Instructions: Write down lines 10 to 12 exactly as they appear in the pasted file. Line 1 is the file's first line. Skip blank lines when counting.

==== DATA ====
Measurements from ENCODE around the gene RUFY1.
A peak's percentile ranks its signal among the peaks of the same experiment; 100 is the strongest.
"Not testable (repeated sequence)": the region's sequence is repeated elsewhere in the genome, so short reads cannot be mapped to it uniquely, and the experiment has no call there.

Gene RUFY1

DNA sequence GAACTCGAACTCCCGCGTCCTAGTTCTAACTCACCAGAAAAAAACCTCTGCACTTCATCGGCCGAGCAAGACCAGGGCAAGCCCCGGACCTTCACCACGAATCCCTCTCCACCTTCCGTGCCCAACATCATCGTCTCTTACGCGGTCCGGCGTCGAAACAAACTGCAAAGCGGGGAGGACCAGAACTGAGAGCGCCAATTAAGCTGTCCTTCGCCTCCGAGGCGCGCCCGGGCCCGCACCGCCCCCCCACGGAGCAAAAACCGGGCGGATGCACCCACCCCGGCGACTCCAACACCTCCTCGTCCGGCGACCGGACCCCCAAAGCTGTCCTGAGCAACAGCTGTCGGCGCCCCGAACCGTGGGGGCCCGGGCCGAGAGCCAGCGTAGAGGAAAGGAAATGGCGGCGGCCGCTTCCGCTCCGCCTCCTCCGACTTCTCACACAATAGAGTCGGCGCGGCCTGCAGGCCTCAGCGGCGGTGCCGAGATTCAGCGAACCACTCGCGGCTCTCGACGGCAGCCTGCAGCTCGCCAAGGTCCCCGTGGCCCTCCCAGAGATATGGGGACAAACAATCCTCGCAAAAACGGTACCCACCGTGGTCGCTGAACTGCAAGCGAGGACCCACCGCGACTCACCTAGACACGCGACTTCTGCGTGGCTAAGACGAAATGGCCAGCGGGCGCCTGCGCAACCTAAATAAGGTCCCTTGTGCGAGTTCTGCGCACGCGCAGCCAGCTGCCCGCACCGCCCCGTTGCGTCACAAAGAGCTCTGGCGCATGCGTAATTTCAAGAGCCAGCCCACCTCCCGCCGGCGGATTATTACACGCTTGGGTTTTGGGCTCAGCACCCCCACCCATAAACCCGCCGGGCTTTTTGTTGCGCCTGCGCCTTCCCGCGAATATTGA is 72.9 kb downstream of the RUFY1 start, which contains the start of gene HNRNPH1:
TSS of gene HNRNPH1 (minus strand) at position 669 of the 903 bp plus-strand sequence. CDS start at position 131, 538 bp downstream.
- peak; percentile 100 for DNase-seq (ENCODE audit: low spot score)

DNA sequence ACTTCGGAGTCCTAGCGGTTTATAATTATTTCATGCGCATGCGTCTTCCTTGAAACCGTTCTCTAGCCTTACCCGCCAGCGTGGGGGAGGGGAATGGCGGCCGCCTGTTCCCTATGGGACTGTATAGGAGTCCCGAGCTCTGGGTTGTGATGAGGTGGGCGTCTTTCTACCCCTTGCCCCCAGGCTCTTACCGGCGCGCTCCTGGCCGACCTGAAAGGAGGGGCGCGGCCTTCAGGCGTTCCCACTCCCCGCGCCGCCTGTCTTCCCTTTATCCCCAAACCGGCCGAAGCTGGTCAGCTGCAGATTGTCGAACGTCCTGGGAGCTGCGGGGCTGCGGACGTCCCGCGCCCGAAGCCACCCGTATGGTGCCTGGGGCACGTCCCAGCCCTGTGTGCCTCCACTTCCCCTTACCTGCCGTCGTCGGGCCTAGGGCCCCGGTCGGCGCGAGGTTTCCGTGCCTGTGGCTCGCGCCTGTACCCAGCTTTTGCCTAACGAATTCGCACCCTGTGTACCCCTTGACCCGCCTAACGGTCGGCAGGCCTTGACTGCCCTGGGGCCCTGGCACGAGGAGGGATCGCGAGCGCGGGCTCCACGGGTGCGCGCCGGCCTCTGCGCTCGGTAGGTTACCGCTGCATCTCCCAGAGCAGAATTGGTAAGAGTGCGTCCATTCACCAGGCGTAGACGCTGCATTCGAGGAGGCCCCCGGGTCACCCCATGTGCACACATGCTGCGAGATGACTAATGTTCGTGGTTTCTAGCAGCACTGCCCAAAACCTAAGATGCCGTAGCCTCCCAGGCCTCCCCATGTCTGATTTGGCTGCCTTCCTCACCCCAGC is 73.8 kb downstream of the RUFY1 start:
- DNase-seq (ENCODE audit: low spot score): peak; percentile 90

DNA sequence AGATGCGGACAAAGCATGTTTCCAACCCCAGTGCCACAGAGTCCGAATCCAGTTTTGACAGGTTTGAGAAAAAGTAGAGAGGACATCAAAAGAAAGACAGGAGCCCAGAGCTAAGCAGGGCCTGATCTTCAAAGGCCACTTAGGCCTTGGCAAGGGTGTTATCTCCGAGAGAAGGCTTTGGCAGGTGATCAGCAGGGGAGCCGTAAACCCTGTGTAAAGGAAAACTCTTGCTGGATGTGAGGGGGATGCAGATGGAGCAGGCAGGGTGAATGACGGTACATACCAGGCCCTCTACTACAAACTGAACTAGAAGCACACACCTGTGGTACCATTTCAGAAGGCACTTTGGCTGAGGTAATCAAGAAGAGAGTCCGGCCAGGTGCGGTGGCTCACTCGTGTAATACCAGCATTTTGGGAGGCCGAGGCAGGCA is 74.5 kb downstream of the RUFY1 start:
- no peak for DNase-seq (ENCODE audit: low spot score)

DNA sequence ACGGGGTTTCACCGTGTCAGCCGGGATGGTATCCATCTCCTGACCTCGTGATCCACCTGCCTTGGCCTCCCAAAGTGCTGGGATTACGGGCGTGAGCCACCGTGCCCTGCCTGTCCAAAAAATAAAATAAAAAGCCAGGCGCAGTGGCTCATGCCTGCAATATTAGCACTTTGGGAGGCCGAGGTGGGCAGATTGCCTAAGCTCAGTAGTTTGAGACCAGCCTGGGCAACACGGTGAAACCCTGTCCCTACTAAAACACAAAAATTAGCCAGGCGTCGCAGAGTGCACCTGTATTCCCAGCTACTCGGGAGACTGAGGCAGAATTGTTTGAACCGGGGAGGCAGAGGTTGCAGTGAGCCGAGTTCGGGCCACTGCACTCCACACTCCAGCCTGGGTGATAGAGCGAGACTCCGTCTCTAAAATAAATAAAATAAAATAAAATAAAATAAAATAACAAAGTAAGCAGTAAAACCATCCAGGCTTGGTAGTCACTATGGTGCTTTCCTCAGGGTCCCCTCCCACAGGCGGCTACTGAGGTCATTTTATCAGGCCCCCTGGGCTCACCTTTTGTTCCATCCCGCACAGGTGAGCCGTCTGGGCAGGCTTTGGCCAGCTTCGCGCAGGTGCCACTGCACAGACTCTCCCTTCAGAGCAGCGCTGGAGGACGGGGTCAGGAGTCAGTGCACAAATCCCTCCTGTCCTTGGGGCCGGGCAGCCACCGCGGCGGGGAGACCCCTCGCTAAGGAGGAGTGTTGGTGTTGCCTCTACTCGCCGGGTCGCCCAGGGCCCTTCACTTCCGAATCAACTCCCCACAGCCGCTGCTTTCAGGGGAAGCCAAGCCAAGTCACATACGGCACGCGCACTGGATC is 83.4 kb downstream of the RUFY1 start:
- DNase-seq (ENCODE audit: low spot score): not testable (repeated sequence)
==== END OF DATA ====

DNA sequence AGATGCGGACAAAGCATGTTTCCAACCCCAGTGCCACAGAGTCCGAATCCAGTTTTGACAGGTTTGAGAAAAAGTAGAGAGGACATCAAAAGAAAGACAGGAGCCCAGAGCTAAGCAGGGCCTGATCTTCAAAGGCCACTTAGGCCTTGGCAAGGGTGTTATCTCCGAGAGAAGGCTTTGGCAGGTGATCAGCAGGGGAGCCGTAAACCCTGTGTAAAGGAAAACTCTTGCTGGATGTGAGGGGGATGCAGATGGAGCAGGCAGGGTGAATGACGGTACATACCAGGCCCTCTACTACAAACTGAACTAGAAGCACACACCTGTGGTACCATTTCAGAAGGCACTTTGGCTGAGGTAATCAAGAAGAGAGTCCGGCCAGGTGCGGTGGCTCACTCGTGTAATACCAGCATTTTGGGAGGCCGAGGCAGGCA is 74.5 kb downstream of the RUFY1 start:
- no peak for DNase-seq (ENCODE audit: low spot score)

DNA sequence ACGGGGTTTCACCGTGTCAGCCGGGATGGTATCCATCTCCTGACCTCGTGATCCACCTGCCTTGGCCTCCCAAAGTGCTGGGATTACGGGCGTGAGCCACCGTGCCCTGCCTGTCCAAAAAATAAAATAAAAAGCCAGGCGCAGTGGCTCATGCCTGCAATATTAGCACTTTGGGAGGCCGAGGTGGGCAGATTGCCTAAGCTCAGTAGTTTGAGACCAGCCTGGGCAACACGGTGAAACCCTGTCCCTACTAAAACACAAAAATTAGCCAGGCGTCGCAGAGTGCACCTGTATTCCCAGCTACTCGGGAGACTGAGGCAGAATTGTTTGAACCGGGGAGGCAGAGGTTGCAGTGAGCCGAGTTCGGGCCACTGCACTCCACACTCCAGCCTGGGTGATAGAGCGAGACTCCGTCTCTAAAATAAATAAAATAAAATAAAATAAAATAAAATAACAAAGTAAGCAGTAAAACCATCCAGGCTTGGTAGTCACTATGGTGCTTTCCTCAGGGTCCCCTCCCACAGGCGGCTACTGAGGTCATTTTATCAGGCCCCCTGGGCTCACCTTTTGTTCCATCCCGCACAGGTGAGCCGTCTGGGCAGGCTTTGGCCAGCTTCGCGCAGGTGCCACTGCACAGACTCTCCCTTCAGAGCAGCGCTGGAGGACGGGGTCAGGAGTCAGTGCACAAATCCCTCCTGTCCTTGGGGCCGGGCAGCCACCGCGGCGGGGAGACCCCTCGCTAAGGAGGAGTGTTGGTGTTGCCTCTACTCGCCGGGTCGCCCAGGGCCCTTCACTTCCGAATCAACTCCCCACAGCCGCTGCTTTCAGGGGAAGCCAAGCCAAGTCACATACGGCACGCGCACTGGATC is 83.4 kb downstream of the RUFY1 start: